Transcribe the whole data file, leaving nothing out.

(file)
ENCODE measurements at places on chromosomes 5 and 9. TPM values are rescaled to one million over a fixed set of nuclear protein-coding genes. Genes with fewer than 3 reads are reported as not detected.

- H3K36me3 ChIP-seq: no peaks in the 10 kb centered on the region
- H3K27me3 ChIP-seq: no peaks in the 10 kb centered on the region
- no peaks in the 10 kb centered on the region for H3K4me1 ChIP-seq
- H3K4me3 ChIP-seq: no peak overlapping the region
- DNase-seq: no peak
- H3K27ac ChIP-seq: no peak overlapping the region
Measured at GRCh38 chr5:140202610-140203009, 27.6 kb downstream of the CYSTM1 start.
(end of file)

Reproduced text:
ENCODE measurements at places on chromosomes 5 and 9. TPM values are rescaled to one million over a fixed set of nuclear protein-coding genes. Genes with fewer than 3 reads are reported as not detected.

- H3K36me3 ChIP-seq: no peaks in the 10 kb centered on the region
- H3K27me3 ChIP-seq: no peaks in the 10 kb centered on the region
- no peaks in the 10 kb centered on the region for H3K4me1 ChIP-seq
- H3K4me3 ChIP-seq: no peak overlapping the region
- DNase-seq: no peak
- H3K27ac ChIP-seq: no peak overlapping the region
Measured at GRCh38 chr5:140202610-140203009, 27.6 kb downstream of the CYSTM1 start.